I’m feeling really twitchy about a family situation (I can’t discuss it publicly out of respect for that family member) so I’m up posting and I thought I’d listen to some Bach to calm me down.
For those who don’t know, I’m a classically trained pianist and vocalist. I rarely play piano publicly anymore and I don’t have opportunity to sing much because of Daniel. To be clear, I’m not a soloist — I’m one of those people who loves to lend support to a community choral group. Bach is considered “the master” and it was pretty much expected when I participated in Guild Auditions that one of my Baroque pieces would be something by Bach.
Concerto for Two Pianos C major BWV 1061 (Vivace) This is the third movement of the concerto and it’s a fugue. If I could, I would have this as the ring tone for my cell phone. I liken the piece to children playing tag with the way that the theme jumps from person to person and instrument to instrument. This particular video does a good job of showing it.
“Jesus bleibet meine Freude” BWV 147 The English for this one is “Jesu, Joy of Man’s Desiring” and it should be familiar to many people. It was my first vocal solo (singing soprano with my friend Joyce doing second soprano and my friend Sunitha singing alto — absolutely terrifying for me but so incredibly wonderful) and it was also the processional at my wedding. I have probably 5 versions of it in my iTunes and on my “Bach and Baroque” playlist.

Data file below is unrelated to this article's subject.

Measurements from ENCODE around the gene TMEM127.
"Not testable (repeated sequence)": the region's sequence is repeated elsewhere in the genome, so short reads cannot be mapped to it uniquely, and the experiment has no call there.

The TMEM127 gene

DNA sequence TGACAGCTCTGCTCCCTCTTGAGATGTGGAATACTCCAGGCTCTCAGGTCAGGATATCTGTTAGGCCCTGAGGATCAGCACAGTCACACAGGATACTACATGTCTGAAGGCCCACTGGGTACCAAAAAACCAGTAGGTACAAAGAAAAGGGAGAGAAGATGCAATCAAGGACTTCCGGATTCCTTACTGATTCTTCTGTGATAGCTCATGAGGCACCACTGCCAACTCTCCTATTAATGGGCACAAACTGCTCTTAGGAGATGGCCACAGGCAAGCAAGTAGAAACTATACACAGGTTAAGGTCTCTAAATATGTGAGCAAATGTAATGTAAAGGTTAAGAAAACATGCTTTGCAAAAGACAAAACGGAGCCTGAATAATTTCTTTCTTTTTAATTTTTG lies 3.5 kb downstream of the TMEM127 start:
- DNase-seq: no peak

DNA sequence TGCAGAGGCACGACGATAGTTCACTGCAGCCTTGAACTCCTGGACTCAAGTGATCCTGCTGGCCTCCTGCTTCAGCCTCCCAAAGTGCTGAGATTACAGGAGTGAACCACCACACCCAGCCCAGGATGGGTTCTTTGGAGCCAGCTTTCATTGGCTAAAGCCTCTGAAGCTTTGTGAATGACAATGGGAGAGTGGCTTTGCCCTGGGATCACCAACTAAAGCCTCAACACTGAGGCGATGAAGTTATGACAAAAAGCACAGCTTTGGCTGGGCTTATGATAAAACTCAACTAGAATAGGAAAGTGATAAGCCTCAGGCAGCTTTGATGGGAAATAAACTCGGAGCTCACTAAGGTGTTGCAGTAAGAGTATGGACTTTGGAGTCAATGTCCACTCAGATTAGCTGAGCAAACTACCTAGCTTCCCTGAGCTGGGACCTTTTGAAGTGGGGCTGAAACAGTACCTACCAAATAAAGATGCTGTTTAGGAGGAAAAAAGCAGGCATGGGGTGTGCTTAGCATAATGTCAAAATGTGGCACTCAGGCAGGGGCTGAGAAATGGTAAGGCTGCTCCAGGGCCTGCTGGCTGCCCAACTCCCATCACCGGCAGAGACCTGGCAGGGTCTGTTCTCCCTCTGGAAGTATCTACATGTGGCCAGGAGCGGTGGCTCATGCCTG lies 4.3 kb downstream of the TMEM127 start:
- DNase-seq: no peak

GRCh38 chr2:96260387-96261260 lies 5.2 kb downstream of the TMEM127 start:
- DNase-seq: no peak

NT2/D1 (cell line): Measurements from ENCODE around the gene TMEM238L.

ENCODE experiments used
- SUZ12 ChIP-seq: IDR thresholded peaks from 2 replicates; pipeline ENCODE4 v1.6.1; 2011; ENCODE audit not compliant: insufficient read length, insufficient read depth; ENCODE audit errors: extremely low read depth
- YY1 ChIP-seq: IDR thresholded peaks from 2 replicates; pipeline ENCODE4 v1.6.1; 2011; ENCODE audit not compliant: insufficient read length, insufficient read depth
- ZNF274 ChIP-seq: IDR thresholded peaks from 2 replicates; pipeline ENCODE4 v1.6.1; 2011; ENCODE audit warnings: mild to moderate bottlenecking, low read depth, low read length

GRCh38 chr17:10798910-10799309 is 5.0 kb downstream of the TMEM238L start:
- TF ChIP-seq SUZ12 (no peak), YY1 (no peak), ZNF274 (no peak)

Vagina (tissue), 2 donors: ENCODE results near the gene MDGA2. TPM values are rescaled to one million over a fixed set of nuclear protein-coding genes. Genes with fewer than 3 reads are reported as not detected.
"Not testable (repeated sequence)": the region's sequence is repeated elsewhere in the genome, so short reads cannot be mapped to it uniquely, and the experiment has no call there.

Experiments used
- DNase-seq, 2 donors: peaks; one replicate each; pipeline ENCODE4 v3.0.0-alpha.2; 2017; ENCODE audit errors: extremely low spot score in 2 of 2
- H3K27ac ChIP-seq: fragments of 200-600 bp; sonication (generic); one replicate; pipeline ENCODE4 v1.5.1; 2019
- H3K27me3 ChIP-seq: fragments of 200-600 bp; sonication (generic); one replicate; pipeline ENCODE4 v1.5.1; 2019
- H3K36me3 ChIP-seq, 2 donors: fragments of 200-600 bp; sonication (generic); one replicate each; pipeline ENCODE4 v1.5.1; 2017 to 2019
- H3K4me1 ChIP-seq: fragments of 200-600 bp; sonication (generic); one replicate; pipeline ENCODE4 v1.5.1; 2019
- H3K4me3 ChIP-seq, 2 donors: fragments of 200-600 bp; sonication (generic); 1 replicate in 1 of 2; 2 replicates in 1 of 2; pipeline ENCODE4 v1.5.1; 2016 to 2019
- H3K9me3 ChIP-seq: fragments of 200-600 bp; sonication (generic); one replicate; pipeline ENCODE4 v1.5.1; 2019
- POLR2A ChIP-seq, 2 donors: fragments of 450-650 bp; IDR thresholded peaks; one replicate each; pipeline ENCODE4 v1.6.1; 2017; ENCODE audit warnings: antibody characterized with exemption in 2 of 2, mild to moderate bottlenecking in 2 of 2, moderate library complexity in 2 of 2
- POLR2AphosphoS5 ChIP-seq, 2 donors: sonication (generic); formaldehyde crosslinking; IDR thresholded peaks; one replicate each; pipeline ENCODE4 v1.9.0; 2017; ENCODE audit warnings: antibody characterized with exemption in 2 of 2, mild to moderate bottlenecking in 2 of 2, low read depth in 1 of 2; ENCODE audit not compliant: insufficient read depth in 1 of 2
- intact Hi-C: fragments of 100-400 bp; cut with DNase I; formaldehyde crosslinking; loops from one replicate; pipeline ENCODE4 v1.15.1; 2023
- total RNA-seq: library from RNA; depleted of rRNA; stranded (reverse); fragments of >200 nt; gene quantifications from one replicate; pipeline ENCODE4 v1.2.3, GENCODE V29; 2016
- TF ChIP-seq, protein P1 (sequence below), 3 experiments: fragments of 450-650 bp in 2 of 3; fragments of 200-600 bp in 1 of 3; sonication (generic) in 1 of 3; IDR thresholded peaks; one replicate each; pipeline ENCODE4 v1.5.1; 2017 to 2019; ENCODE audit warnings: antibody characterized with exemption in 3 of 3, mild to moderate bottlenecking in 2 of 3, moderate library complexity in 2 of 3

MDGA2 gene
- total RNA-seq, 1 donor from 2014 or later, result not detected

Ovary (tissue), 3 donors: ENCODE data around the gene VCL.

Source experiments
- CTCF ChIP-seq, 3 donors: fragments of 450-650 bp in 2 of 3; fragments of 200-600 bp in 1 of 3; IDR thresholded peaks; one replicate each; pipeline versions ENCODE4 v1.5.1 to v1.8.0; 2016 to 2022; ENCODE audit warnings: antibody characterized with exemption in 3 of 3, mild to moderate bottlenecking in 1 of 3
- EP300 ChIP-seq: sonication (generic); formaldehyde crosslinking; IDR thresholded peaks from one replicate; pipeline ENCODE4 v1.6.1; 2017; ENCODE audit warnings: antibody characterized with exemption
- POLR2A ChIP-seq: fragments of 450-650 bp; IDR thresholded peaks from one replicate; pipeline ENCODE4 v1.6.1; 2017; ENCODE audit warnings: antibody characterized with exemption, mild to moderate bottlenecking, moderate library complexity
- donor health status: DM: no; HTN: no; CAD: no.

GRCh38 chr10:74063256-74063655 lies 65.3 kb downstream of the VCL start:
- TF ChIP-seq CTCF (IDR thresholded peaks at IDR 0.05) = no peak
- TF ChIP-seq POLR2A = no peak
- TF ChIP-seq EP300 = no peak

Prelude and Fugue No.12 in F Minor BWV 881 from “The Well-Tempered Clavier” This pianist does it well but my favorite version is from Windham Hill’s album “The Bach Variations” with Philip Aaberg playing it. I’m biased because he actually played it for a concert at the Montana Synod Assembly in 2006. I swear every bone in my body relaxed during it.
Wachet auf, ruft uns die Stimme (Sleepers Awake) BWV 645 My church choir director in high school was one of my professors in college. (I sang in the Women’s Chorale for 5 quarters and she was my conductor for 3 of them.) This is a piece that I remember her playing as an offertory when I was home from college.
“Little” Fugue in G minor, BWV 578 This is the piece that was used in Music Appreciation in high school to explain the structure of a fugue. It’s a pretty well-known piece and I chose this particular video to show you how insanely intricate it is. One of the reasons that Bach is considered “the master” for many people is that his music sounds so simple when in reality, it takes a great deal of skill to make it sound that way. Polyphony for the win!